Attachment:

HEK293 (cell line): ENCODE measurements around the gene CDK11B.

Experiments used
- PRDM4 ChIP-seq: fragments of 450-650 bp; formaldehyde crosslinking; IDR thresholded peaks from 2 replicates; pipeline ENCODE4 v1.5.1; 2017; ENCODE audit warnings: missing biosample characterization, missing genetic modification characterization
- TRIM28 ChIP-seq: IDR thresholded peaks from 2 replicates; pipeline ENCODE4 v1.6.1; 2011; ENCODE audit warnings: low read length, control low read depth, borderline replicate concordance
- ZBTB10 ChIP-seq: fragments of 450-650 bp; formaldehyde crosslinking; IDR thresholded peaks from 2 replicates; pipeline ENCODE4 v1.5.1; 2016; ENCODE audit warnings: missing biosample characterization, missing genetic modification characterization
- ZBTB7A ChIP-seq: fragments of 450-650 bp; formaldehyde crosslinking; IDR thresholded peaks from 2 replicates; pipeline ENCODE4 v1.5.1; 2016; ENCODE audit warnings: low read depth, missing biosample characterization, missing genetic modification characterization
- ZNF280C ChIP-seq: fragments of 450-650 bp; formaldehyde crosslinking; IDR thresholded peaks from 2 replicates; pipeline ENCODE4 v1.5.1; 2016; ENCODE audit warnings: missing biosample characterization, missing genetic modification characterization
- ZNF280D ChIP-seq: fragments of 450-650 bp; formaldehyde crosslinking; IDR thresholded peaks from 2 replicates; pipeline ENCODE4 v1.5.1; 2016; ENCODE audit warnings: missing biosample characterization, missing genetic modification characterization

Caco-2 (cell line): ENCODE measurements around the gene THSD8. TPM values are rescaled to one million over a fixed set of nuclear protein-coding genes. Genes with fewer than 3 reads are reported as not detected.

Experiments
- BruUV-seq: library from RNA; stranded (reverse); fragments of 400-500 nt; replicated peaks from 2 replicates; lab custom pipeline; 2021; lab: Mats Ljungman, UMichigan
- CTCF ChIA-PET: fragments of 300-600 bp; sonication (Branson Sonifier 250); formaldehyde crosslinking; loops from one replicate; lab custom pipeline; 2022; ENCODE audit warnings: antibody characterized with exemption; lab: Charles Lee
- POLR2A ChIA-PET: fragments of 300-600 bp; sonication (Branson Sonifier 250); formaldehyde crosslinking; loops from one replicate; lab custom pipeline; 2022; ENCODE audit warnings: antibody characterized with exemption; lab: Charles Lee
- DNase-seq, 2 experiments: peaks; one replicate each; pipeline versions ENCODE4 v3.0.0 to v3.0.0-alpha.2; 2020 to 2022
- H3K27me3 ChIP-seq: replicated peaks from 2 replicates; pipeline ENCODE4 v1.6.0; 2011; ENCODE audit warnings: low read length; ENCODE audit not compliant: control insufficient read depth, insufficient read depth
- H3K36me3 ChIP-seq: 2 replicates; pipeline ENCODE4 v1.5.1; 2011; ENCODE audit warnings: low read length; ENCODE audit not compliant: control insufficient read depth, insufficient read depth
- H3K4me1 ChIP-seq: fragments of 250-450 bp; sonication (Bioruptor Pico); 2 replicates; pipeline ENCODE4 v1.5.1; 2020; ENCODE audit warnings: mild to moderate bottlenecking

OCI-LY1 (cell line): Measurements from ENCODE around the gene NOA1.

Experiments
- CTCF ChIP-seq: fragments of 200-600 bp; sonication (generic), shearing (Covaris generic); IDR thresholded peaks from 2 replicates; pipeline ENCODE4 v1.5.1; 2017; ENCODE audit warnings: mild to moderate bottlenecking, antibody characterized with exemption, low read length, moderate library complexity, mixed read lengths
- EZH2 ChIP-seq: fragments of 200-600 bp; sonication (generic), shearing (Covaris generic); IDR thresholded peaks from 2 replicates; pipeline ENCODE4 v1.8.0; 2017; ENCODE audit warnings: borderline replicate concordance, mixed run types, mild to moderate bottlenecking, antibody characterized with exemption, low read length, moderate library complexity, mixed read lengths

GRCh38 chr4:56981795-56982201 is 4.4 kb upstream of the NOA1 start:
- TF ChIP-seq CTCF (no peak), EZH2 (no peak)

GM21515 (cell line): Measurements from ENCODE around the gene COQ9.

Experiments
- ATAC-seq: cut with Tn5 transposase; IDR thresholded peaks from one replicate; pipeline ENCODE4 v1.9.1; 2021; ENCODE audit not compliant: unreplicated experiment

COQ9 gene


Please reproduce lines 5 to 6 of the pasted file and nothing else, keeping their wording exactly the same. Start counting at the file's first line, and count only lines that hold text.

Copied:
- ZBTB10 ChIP-seq: fragments of 450-650 bp; formaldehyde crosslinking; IDR thresholded peaks from 2 replicates; pipeline ENCODE4 v1.5.1; 2016; ENCODE audit warnings: missing biosample characterization, missing genetic modification characterization
- ZBTB7A ChIP-seq: fragments of 450-650 bp; formaldehyde crosslinking; IDR thresholded peaks from 2 replicates; pipeline ENCODE4 v1.5.1; 2016; ENCODE audit warnings: low read depth, missing biosample characterization, missing genetic modification characterization